Jeremy didn't know what to expect as he opened the birthday present from his forgetful Aunt Alice. Inside he finds a muffler that was knit from three miles of yarn. Although the muffler is enormous and awkward, Jeremy's mother insists that he wear it. Wearing the muffler turns out to be quite a challenge. Jeremy's muffler gets caught on everything and becomes the object of many jokes. When his attempts to lose the muffler fail, Jeremy realizes that he will be stuck wearing the muffler until spring arrives. While contemplating his plight, Jeremy witnesses a near tragedy. While skating on a partially thawed river, Jeremy's friend Elise falls through a crack in the ice and is struggling in the cold, dark water. In a split second, Jeremy knows just what to do. By throwing the muffler out to Elise, Jeremy saves her from drowning. He becomes the town hero, and the muffler becomes a possession of value. The facial expressions in the illustrations help us to feel the emotions of the characters and bystanders in the story. This story is sure to appeal to children and adults as well.
School Library Journal
K-Gr 2-A bit contrived, this story is still fun as a sort of modern-day tall tale. Jeremy's eccentric Aunt Alice knits him a muffler from three miles of yarn, and his mother makes him wear it so he won't hurt his aunt's feelings. When he is wound up in it he looks like the Michelin Tire Man in green, purple, and orange stripes. Jeremy has nothing but problems with the scarf; he tries to ``lose'' it, but people keep returning it to him. Eventually, he becomes a hero, using it to rescue a girl who has fallen through the ice. Statues are made in his honor and similar mufflers become a fashion trend. Finally, the local museum asks him to donate it, and he is free of it. Schneider's paintings ably illustrate and support the humor of the story. They are slightly skewed and off-center as befits the screwball absurdity of the tale. Nielsen is not quite the yarn spinner of a James Stevenson or Steven Kellogg, but she's on her way.-Judith Gloyer, Milwaukee Public Library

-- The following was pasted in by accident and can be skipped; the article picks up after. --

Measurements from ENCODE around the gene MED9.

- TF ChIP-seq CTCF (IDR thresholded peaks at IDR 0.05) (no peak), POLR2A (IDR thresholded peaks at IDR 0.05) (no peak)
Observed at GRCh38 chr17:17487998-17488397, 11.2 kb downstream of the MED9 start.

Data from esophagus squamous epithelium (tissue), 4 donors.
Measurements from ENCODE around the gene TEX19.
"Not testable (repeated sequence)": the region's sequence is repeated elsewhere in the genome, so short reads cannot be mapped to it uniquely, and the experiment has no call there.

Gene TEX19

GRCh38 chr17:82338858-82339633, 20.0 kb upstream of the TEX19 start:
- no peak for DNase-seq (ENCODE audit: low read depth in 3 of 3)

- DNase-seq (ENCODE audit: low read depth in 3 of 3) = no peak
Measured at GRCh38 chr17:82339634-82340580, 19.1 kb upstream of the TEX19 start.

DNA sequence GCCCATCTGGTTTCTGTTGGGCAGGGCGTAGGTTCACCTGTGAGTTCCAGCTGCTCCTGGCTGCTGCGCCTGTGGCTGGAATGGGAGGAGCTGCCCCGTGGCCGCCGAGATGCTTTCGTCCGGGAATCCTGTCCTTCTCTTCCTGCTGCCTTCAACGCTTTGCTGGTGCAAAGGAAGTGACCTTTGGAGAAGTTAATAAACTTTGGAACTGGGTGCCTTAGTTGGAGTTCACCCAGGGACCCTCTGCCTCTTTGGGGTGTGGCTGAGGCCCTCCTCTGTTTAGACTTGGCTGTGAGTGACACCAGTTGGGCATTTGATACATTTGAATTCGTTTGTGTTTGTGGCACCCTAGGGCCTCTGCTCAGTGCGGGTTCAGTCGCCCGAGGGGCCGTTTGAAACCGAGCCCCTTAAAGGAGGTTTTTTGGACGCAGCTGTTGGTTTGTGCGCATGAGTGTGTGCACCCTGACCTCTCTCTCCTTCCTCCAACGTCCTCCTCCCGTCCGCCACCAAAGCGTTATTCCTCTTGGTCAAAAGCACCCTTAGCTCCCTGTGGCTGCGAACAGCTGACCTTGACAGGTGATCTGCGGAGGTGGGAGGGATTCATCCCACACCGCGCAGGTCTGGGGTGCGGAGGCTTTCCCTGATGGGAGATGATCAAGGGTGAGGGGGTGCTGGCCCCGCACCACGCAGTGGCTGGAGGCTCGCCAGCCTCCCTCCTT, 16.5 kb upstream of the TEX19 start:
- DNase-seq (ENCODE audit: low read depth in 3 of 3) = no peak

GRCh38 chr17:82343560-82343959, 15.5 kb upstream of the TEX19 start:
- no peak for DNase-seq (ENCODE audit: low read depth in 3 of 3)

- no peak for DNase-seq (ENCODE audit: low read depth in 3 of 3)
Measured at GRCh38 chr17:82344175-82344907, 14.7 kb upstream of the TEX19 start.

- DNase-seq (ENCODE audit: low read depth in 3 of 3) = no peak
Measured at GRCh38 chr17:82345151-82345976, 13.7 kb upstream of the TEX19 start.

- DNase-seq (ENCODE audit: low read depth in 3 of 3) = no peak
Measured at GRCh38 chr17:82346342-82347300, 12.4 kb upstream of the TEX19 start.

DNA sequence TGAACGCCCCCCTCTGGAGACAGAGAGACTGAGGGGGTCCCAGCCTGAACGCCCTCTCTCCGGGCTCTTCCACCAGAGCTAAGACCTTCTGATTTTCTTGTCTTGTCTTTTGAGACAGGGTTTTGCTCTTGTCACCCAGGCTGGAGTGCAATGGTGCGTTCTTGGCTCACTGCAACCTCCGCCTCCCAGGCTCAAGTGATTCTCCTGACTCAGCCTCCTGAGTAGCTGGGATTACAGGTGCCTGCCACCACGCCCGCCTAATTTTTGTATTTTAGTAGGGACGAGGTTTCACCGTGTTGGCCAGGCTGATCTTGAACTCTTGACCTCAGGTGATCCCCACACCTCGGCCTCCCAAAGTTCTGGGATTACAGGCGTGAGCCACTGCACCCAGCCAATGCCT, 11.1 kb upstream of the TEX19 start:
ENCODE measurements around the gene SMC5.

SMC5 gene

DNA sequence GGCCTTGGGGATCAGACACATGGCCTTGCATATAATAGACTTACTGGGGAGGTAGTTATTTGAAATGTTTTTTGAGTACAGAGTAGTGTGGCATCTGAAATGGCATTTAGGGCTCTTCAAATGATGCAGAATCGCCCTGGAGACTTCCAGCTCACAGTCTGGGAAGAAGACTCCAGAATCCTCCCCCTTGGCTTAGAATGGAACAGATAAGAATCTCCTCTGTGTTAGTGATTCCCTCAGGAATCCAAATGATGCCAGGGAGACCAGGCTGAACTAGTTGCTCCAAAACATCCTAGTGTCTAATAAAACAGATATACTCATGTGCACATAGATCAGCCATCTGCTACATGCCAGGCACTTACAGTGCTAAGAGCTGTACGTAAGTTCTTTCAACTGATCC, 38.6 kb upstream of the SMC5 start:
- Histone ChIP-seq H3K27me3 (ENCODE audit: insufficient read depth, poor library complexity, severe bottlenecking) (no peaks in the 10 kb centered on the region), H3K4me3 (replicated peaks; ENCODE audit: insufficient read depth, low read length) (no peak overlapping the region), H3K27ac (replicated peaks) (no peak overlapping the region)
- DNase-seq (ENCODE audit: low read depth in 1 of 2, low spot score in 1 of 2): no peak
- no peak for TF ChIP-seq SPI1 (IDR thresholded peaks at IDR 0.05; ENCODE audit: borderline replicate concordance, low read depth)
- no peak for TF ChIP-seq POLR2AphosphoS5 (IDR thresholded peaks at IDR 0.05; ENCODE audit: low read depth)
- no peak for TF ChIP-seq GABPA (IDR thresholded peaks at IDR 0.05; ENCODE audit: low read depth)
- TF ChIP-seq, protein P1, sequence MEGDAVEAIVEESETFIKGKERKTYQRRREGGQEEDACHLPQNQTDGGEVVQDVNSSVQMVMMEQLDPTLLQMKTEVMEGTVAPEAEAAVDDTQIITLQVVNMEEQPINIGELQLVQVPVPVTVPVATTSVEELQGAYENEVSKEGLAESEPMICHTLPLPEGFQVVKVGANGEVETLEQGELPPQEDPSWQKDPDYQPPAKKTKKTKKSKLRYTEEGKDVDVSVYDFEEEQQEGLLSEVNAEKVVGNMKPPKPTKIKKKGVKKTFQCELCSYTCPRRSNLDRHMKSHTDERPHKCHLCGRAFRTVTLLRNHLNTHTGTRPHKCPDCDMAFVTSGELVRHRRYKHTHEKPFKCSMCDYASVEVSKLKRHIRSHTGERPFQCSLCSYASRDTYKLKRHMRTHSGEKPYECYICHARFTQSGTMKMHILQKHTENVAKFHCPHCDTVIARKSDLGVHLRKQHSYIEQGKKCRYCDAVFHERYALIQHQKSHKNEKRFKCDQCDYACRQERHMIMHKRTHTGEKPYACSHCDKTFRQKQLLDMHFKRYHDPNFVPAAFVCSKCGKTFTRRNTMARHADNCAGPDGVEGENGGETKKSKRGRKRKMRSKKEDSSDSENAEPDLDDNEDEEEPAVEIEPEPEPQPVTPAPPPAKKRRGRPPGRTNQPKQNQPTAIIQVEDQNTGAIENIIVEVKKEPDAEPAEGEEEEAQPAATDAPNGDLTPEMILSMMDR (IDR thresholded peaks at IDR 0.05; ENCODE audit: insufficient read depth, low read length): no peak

Jeremy's aunt means well when she makes him a muffler for his birthday, but she forgets to stop knitting. He doesn't want to hurt her feelings, so he's forced to wear the yards and yards of yarn. The muffler trips him up, gets caught in doors, and makes him the butt of everybody's jokes. He tries to lose the thing, but everyone recognizes it and is very helpful in returning it to him. Then one day the muffler saves someone from drowning, and Jeremy's a hero. Best of all, he gets to donate the muffler to a museum. The gouache illustrations in bright, simple shapes play with the affectionate farce of the story. Jeremy does look like a rolling klutz with the yards of muffler wound and wound around him; all you can see of him is his desperate expressive face, scowling and trapped. In their first book, the author and illustrator have given kids a lighthearted story about the embarrassing clutter we have to carry around.